Expectations have clearly become very negative for housing this year.  We wonder if 11/08 is the capitulation point?



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A Crash or a Fender Bender?

Fastest_15_declines3The declines of the type that the market has seen over the last month have resulted in some commentators bringing the crash adjective off the shelf.  While that may be too severe (at least for what's happening in the equity markets), we would note that the current decline off of the October 2007 highs is the fifth fastest decline of 15% or more from an all-time high in the S&P's history.  Below we highlight each of the five periods as well as how the S&P 500 performed going forward. 

Looking back at the past provides a mixed picture of what to expect over the coming months.  As shown, while the periods covering 1929 and 1987 top the list, when they reached the 15% threshold they were still in free fall and hadn't yet 'crashed'.  In the most recent two periods (1990 and 1998) however, once the 15% threshold was reached, the bulk of the declines were already over.




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Are Value Stocks A Good Value?

After growth stocks, and more specifically, the four horsemen of technology outperformed the market during 2007, some well regarded advisors think that 2008 may be the year for value stocks.  In fact, one popular value investor thinks that at current levels, value stocks are trading at one of their steepest discounts to the overall market since 1970.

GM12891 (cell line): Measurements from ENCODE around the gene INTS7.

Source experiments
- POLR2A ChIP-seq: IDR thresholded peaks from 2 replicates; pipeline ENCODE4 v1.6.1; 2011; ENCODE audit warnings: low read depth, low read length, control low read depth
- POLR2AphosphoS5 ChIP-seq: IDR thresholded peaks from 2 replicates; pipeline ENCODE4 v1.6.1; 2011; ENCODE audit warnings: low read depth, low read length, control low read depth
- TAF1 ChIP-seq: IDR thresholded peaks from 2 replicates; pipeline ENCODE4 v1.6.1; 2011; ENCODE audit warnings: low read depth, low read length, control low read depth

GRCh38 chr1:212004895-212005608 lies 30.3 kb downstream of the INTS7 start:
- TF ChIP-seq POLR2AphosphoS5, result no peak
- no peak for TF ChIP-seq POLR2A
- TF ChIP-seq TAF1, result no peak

Richard Pzena runs Pzena Investment Management (PZN), and in his fourth quarter newsletter, he highlights that the only other times where value stocks were cheaper than they currently are was in November 1999 (Internet Bubble), June 1973 (Bear Market/Nifty Fifty), and October 1990 (S&L and Real Estate Crisis).  In his example, Pzena classified value by looking at 100 stocks in the S&P 500 with the lowest price to book ratios.  On a side note, it's somewhat ironic that according to Bloomberg, Pzena's publicly traded company trades at a price to book ratio of 101.91, which is 38 times the level of the S&P 500!

Whatworks_on_wall_street_3While many investors often measure a stock's value based on its P/E ratio, Pzena's use of book value is hardly out of the norm.  In his book What Works on Wall Street, James O' Shaughnessy devotes an entire chapter to measuring the performance of stocks based on their book values.  He points out that many investors believe it is "a more important ratio than price-to-earnings...since earnings can be easily manipulated by a clever chief financial officer."  O'Shaughnessy's conclusion is that, "Over the long-term, the market rewards stocks with low price-to-book ratios and punishes those with high ones."

With Pzena's and O'Shaughnessy's findings in mind, we screened the S&P 500 for the 100 stocks with the lowest price-to-book ratios.  However, given the recent writedowns in the financial sector, we wanted to avoid names that looked cheap but may face further writedowns in the coming quarters.  For example, Ambac (ABK) and MBIA (MBI) both have some of the lowest price-to-book ratios in the S&P 500 (0.59 and 0.55, respectively), but over the last year ABK's book value has declined by 62% while MBI's has declined by 45%.  In order to avoid these companies whose book values have been falling by almost as fast as their earnings, we further screened the list for companies whose book values have increased by at least 10% over the last year.


While the names in the above list may not be the sexiest stocks in the S&P 500, we would note that while the S&P 500 has had a total return of negative 9.5% year to date, the twenty names on the above list have outperformed, declining by 6.2%.